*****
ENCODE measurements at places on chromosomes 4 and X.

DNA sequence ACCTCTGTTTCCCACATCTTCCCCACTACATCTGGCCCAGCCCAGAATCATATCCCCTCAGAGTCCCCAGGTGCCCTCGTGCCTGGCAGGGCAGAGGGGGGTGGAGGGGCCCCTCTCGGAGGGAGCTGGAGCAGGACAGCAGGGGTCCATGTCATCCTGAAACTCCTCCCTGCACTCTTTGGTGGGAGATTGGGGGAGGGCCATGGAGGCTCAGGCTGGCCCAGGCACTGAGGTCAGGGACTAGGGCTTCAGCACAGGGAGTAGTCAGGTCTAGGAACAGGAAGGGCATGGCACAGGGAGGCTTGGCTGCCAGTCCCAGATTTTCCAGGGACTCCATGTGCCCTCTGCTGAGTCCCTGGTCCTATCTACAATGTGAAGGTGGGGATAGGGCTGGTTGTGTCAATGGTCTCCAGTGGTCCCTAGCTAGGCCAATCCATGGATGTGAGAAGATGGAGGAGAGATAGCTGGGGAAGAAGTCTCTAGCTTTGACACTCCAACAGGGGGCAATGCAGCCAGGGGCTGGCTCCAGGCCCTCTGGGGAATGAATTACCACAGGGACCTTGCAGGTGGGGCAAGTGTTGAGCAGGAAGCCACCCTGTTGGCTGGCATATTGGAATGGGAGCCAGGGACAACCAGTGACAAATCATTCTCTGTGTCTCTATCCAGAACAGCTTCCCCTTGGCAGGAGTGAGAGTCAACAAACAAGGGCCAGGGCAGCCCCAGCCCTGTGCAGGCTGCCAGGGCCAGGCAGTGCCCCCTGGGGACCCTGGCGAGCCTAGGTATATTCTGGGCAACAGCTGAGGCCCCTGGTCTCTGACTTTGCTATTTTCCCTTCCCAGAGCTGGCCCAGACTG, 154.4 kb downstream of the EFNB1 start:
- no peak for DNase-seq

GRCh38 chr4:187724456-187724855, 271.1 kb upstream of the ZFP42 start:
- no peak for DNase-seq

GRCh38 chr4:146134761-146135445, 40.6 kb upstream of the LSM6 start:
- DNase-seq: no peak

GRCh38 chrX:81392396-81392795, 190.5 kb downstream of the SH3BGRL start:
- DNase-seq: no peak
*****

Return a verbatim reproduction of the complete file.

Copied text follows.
ENCODE measurements at places on chromosomes 4 and X.

DNA sequence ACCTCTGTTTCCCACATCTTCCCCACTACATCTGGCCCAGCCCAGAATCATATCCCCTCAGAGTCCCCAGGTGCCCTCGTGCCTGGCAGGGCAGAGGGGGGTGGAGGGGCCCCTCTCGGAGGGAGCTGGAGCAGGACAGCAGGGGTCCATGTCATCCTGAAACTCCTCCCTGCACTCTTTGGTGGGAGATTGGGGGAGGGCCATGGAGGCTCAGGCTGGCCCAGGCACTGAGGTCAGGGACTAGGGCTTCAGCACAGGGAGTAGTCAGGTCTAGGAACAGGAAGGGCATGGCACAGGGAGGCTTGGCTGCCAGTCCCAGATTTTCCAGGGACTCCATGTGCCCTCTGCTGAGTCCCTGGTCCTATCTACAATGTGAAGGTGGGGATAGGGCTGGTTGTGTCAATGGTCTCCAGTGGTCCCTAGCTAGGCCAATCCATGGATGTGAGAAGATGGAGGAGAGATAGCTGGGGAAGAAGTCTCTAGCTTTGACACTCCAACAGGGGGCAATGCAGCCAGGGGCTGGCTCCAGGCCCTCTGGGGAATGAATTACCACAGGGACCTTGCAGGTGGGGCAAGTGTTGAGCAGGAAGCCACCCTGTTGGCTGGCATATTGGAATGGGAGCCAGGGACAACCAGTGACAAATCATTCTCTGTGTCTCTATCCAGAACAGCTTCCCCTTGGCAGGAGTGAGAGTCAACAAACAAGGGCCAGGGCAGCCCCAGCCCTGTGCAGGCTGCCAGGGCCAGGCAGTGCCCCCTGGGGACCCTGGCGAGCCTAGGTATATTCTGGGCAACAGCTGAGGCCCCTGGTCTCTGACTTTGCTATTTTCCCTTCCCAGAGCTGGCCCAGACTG, 154.4 kb downstream of the EFNB1 start:
- no peak for DNase-seq

GRCh38 chr4:187724456-187724855, 271.1 kb upstream of the ZFP42 start:
- no peak for DNase-seq

GRCh38 chr4:146134761-146135445, 40.6 kb upstream of the LSM6 start:
- DNase-seq: no peak

GRCh38 chrX:81392396-81392795, 190.5 kb downstream of the SH3BGRL start:
- DNase-seq: no peak